Suzanne, I'm sorry that your question wasn't answered in a timely manner. We don't have many avian vets on this site. For immediate pain relief you can dissolve an adult 325 mg aspirin in one pint of drinking water for Petie. For more chronic analgesia to address his arthritis please see this exerpt from the Merck Veterinarinary Manual:
Septic and traumatic arthritis may occur at any age. Septic arthritis is most common in the digits. Osteoarthritis is also common in geriatric birds and can lead to other issues such as pododermatitis if not caught early and treated. The weight of the bird, its general physical condition, previous injuries, and any concurrent medical conditions can all contribute to the onset and severity of arthritis. Concurrent pododermatitis is often present and may be both a cause and result of decreased activity. Malnutrition, which decreases the integrity of the plantar epithelium, and concurrent obesity are often present in affected birds. The cage environment, especially the variety, diameter, and texture of perches, can be important in providing comfort and stability for arthritic birds while preventing or minimizing pododermatitis. If possible, the nails should be left with sharp points to add strength and stability to the grip. Wings should not be clipped, to help with balance.
Clinical signs vary, depending on the location of the arthritis and the severity of disease. Birds may exhibit lameness or be less active. A flighted bird may not want to fly or may not fly as well. The bird may not be perching normally or may fall off perches. Other signs of arthritis are swollen or warm joints, decreased range of motion, feather picking or mutilation, or excessive vocalization.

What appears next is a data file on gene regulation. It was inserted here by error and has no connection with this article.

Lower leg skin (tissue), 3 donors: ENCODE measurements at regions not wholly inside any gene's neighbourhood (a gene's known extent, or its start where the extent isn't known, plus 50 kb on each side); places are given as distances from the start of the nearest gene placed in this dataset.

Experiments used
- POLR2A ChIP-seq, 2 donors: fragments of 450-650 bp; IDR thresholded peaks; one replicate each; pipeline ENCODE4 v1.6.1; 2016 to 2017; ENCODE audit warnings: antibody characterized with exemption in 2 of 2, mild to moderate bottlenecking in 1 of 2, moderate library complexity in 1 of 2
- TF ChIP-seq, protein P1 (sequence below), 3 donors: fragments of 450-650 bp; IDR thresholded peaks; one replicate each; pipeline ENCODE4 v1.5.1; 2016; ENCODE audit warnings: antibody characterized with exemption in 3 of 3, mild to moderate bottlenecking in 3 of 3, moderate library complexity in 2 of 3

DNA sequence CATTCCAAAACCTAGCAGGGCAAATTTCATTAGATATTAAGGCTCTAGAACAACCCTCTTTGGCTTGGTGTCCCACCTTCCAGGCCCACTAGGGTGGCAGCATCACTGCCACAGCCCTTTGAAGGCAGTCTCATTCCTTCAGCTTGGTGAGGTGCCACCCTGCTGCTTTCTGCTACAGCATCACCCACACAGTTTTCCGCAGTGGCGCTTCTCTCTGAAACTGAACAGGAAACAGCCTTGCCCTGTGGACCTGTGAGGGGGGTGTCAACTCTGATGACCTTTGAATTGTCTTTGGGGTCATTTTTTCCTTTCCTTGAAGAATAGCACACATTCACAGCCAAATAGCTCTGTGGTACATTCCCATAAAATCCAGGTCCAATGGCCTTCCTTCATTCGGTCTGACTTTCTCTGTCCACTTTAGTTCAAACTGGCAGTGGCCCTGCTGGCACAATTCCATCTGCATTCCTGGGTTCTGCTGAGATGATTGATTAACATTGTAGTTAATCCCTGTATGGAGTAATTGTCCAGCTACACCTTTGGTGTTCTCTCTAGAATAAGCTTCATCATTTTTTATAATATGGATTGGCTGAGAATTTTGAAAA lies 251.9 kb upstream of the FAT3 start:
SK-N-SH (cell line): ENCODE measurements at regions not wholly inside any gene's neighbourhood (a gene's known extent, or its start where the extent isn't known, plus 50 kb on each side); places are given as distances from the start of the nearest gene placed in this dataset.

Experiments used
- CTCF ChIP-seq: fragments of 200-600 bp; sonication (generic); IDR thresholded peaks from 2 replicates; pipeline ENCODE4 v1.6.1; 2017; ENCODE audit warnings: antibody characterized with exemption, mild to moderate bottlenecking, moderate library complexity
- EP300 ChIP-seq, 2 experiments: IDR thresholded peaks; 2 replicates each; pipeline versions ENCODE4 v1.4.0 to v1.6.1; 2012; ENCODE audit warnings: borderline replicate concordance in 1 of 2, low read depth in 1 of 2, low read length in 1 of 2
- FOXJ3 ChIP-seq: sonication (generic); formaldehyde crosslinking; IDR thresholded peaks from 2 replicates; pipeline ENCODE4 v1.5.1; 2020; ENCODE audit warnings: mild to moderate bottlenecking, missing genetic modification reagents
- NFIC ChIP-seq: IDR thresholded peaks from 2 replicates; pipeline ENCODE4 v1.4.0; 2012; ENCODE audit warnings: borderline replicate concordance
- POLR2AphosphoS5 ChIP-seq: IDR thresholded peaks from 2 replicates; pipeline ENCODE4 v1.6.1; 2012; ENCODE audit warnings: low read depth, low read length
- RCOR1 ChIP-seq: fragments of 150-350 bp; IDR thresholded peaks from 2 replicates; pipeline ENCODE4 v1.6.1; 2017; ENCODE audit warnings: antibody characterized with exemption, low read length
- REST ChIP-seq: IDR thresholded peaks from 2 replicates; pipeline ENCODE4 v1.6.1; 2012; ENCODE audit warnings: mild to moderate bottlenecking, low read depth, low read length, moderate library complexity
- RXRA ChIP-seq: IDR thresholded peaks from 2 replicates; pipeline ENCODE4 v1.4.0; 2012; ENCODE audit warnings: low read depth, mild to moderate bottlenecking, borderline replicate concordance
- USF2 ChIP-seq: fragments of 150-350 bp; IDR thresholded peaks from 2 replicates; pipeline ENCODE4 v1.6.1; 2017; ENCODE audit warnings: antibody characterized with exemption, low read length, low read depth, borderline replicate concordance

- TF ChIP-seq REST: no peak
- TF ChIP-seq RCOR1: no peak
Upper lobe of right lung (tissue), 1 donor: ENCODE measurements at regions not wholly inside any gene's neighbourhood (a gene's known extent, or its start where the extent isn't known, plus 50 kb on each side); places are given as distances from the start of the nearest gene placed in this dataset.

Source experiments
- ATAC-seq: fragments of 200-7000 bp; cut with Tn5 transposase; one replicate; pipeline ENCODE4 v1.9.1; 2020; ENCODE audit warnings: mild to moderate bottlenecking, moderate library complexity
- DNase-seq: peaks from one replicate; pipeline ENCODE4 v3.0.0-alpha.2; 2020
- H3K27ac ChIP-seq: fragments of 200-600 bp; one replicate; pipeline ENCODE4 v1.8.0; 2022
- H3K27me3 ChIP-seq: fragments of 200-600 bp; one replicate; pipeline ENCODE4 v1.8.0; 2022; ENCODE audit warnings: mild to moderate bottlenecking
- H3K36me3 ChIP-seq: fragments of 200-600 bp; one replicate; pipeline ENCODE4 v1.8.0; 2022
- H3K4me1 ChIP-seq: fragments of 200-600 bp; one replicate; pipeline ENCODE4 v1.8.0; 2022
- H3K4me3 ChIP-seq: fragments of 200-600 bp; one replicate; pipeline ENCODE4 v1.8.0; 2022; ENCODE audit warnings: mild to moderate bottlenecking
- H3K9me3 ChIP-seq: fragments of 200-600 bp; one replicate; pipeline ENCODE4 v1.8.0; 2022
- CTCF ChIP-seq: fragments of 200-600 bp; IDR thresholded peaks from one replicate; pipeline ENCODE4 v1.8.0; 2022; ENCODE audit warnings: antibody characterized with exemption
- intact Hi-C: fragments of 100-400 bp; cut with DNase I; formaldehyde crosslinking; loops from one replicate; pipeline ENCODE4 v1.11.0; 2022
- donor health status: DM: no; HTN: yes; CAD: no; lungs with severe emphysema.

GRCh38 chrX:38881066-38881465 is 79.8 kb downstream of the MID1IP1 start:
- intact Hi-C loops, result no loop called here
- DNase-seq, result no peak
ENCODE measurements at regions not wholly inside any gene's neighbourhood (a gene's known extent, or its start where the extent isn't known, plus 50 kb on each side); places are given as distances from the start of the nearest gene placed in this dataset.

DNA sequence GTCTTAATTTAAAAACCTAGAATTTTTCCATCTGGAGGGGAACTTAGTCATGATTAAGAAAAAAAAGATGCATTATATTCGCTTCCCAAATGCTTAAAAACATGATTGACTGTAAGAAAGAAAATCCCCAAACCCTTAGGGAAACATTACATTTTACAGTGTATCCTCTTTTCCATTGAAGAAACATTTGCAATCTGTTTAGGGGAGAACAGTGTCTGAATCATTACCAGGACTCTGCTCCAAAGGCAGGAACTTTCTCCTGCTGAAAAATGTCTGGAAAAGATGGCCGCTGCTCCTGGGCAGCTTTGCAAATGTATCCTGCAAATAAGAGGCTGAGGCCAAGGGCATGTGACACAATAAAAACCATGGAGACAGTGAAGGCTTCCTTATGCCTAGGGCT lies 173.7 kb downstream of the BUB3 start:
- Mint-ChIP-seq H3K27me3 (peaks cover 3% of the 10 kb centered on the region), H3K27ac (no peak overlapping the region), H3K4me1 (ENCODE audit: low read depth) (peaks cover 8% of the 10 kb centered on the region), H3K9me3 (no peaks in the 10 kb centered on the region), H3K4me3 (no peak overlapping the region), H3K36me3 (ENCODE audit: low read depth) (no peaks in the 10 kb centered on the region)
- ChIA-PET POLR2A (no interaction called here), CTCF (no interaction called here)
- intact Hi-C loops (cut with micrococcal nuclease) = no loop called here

Diagnosis is based on clinical signs, physical examination findings, and imaging (radiographs or CT scan). Radiographic lesions include narrowing of the joint space, sclerosis of the subchondral bone, misalignment of the joint, and osteophyte formation. CT scans help determine the severity of the bony changes. Commonly affected joints are the tarsus, stifle, and phalangeal joints. The joints of the thoracic limb appear to be less commonly affected.
A multimodal treatment plan is recommended, incorporating both medical and nonmedical modalities. Medical treatment includes the use of NSAIDs, chondroprotectants, and possibly opioids. The most common NSAID used in avian medicine is meloxicam (0.5–1 mg/kg, PO, once to twice daily), a COX-2 inhibitor. Potential adverse effects of NSAIDs are renal ischemia, so they should be used with caution longterm and at the lowest therapeutic dose possible. Anecdotally, glucosamine (20 mg/kg, PO, bid, or 35 mg/kg, PO, once daily or every other day) or polysulfated glycosaminoglycan (5 mg/kg, IM, once weekly for 4 wk then monthly) have been used successfully. The latter should be used carefully, because some birds have had fatal coagulopathies from the injections.
Opioids may be necessary for acute exacerbations of a chronic arthritic condition or for conditions not responding initially to NSAIDs. Tramadol (15–30 mg/kg, PO, bid-qid) or butorphanol (0.5–3 mg/kg, IM, every 4 hr (depending on species of bird), may be used until the NSAIDs take effect.
Additional management includes husbandry changes, a weight loss and exercise plan, a healthier diet (rich in omega-3 fatty acids), and physical therapy. Encouraging flighted birds (without clipped wings) to fly in a safe environment is the best form of exercise. If a safe environment is not possible, encouraging climbing, walking, or even stepping up multiple times can be exercise for parrots. Foraging for food, by putting multiple foraging boxes on opposite sides of the cage or enclosure, promotes exercise. If the bird is overweight, then weight loss is essential, because studies have shown that obesity is a risk factor for osteoarthritis in many species. This may involve converting the bird slowly to a pelleted diet with added essential fatty acids. Fatty acids may have an anti-inflammatory effect and be renal protective. Flax seed oil ( 0.1–0.2 mL/kg/day, PO) is recommended as the best source of fatty acid supplementation for birds. Other husbandry changes, such as changes in perch texture or diameter or padding perches, can be helpful in birds with weak or painful legs or feet.
Articular gout is also common in older birds (see Miscellaneous Diseases of Pet Birds). Differentiation between arthritis and articular gout is critical because of the vast differences in progression, quality of life, and prognosis.
Please respond with further questions or concerns if you wish.